Own Correspondent|The number of spoilt votes in South Africa’s sixth democratic elections this easily amounts to four seats in the national assembly.
With all the polling stations tallied the number of spoilt national ballot votes amounted to more than 167 000.
Political analyst Ralph Mathekga said the number of spoilt votes was “staggering” but the pattern of spoiling the votes could explain if they were spoilt in protest or no.
“The spoilt votes are interesting but we don’t know whether they’re deliberate or happened accidentally,” he said.
Mathekga said the big ballot paper, with 48 political parties contesting, could have confused other voters.
“The number of spoilt votes we have could be four seats in parliament… that’s a staggering number, the IEC should tell us the pattern of spoiling the ballots maybe that could give us a sense of why they’re being spoilt,” Mathekga said.
With a seat in parliament worth around 40,000 seats, but this was dependent on voter turnout, the number of spoilt votes would have given a political party more voice and representation in the national legislature.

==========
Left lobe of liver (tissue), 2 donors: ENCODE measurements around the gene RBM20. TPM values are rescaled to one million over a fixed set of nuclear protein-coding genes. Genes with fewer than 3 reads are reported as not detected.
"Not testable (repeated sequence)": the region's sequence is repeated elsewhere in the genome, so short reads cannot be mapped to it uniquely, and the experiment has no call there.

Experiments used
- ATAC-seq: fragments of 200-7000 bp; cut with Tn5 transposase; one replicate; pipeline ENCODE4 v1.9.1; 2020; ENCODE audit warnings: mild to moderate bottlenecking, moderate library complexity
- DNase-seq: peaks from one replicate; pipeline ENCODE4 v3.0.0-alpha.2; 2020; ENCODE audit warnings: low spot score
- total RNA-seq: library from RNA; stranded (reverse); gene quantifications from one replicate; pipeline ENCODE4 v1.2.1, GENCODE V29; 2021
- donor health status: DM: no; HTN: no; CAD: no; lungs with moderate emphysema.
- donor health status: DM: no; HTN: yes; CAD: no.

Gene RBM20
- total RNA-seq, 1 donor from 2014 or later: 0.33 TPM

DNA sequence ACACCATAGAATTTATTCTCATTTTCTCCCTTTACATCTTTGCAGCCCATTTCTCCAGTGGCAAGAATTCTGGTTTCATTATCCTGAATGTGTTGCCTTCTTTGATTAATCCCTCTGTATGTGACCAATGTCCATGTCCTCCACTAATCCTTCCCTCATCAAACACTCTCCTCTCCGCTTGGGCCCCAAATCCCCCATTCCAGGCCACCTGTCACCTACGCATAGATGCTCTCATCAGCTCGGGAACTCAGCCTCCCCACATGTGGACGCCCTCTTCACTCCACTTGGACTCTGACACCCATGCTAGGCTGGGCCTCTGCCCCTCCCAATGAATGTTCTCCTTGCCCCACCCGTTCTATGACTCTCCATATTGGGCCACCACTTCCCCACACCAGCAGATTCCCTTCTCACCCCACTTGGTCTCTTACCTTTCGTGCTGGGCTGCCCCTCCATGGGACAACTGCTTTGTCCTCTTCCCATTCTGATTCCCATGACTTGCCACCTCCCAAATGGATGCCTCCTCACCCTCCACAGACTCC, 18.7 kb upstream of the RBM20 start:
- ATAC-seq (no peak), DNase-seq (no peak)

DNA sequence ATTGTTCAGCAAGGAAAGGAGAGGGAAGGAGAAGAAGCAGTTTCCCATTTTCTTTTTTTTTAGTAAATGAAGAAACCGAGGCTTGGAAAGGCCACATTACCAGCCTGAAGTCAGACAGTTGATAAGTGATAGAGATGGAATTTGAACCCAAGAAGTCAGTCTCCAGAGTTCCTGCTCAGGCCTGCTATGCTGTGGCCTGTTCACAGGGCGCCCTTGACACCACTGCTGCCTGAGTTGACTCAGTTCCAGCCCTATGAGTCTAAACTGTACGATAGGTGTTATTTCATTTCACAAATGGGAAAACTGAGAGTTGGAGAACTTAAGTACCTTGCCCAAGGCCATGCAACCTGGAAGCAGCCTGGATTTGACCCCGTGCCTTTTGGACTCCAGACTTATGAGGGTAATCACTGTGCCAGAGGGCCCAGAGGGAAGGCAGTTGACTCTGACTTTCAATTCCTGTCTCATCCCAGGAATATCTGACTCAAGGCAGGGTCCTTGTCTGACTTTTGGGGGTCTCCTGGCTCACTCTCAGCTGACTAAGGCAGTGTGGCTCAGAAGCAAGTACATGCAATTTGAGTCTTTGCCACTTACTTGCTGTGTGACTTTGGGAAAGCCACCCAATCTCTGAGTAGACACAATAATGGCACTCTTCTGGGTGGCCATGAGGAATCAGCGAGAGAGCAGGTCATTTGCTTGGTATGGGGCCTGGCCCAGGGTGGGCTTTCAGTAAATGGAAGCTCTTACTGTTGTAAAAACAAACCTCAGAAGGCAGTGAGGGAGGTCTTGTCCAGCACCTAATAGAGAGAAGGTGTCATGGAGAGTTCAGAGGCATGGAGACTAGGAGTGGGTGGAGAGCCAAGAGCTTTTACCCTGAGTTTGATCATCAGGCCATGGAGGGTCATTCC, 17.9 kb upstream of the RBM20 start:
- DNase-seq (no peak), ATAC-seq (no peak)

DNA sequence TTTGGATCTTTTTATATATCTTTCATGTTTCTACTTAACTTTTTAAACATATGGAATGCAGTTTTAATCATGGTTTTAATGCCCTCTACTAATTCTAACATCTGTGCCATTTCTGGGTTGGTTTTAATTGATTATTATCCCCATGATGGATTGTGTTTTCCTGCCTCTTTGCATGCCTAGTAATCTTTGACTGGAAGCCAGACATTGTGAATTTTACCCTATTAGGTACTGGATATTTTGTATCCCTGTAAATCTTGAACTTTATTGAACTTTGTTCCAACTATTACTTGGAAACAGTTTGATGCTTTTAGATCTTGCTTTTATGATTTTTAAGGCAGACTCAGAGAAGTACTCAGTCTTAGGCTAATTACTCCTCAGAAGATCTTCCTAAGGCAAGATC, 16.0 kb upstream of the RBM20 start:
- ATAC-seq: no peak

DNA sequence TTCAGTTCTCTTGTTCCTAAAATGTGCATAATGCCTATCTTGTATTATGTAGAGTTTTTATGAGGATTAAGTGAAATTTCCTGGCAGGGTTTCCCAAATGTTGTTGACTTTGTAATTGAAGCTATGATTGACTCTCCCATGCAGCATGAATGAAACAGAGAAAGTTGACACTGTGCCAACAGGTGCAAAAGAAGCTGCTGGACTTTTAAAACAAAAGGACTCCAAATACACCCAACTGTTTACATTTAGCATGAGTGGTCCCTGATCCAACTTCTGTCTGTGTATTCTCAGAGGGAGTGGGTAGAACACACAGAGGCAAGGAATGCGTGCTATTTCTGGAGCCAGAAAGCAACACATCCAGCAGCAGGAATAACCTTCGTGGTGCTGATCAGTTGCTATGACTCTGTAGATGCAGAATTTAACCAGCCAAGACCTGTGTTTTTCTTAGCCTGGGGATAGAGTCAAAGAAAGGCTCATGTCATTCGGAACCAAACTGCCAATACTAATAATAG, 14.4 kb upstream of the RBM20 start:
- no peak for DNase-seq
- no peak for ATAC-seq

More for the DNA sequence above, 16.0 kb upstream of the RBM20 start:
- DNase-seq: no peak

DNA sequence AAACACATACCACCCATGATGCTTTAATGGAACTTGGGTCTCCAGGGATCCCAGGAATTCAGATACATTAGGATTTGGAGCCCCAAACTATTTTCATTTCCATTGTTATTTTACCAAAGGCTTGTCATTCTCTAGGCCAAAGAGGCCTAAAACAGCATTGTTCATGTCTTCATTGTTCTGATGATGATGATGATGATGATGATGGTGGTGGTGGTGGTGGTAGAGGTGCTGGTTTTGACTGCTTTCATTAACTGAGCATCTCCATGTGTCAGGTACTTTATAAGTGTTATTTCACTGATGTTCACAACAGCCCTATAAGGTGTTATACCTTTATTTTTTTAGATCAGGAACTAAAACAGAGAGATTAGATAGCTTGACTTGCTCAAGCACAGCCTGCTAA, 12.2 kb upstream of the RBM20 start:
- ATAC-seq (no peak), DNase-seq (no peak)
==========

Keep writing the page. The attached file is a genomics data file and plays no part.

Reportedly, 167,714 ballots were spoiled. Leading the way with the highest number of spoilt ballots was KwaZulu-Natal with 69,619, followed by the Eastern Cape and Gauteng with 53,725 and 41,057, respectively.
The Western Cape came in fourth with 35,277, followed by the North West with 31,847. Mpumalanga recorded 31,744. Limpopo, Free State and Northern Cape recorded 22,191, 15,450 and 11,057, respectively.
The electoral commission (IEC) said a spoilt or invalid vote is accounted for in the reconciliation of ballot papers in each voting station but has no bearing on the aggregation of valid votes.
“Thus, for the person who casts a ballot that is ultimately deemed as invalid, the weight of the effort is the same as that of a person who has not turned out to vote regardless of whether such a person has registered to vote or not,” said the IEC.